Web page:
HF - VHF radio equipment of the R-168E "Aqueduct" complex is designed to provide stable anti-jamming and reconnaissance radio communications in difficult operating conditions in all subunits and units from a soldier to a division commander in the frequency range from 1.5 to 108 MHz.
Modes of work:
  • Simplex, dual frequency simplex and duplex modes of operation
  • Software tuning of the operating frequency
  • Adaptive automated communication
  • Technical masking of speech and digital information
  • Scanning Reception at Preset Frequencies (up to 64)
  • Selective and circular communication
  • Manual and automatic data entry
  • Retransmission of information
  • Collaboration with an old fleet of radio stations
Features of the complex
  • Economical reception for portable and wearable radios to save energy consumption
  • Software restructuring of the operating frequency to ensure communication under the influence of automated countermeasures of the enemy
  • High speed tuning of the operating frequency of VHF and HF radio equipment according to a given algorithm in the entire operating range
  • Adaptive, automated addressable communications for robust performance in interference environments. The radio stations automatically analyze the interference situation at the frequencies allocated for operation and, if necessary, switch to frequencies with a minimum level of interference
  • Technical masking excludes unauthorized wiretapping of communications over the radio channel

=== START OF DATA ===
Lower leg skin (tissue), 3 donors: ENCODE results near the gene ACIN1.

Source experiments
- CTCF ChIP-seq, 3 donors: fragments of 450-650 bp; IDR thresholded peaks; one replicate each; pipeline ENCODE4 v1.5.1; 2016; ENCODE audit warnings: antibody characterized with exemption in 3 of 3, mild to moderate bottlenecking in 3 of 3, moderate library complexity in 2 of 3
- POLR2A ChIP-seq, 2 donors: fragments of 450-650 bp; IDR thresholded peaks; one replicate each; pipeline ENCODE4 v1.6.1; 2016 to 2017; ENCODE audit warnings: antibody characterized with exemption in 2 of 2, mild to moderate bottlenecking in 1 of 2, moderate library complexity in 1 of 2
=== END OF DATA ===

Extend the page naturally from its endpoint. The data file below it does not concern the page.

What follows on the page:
• Ease of operation is ensured by the possibility of automated selection and input of frequency keys and other radio data into the radio.
  • The functional-modular principle of building radio equipment allows in the field workshops to carry out repairs by replacing modules
Modernization of radio stations "Aqueduct"

Portable radio stations R-168E VHF range

Portable radio station R-168-1KE KV-band

Portable and portable radio sets R-168E VHF range

Portable and portable radio sets R-168E of the microwave range

Portable radio stations R-168E of the VHF range

Portable radio station R-168-5KNE HF-band

Portable radio stations R-168E of the HF band

Repeater R-168-0.5U (R) E

Device for technical masking of voice messages "R-168MA (5) E"

Transportable device for technical masking of speech information R-168 MVE

Marker transmitter R-168MP

Search receiver R-168PP

1622125231191.png

1622125871736.png
1622125904458.png
 
That Zil is intriguing as it is carrying some antennas for interesting propagation. Lets find out.

I found a match to that exact photo, with the following explanation (after translation):

Radio technical means of communication and control​

Numerous types of military radio stations, radar posts, headquarters controls, radio direction finders and even tropospheric (space) communication systems were located in KUNG or K-66 vans, which were based on the ZIL-157 chassis of the second and third generations with shielded electrical equipment.

1622128537425.png

R-140 "Strip" radio station in the back of K-66U1D on the ZIL-157KEG chassis in the Hungarian army

Смотреть авто зил 157

In other words, not the exact radio we were looking for but interesting nonetheless and possibly a useful resource for the Zil-157

This picture, from Yandex Zen, shows a satellite link operated from a Zil-157. It is not clear what the tower is supporting but given long range is covered by satellite, it may be localised VHF. Note the simple but effective parabolic reflectors, probably made from pressed square sections of steel. I wonder where BSB got their Squarial idea from?

1622129561321.png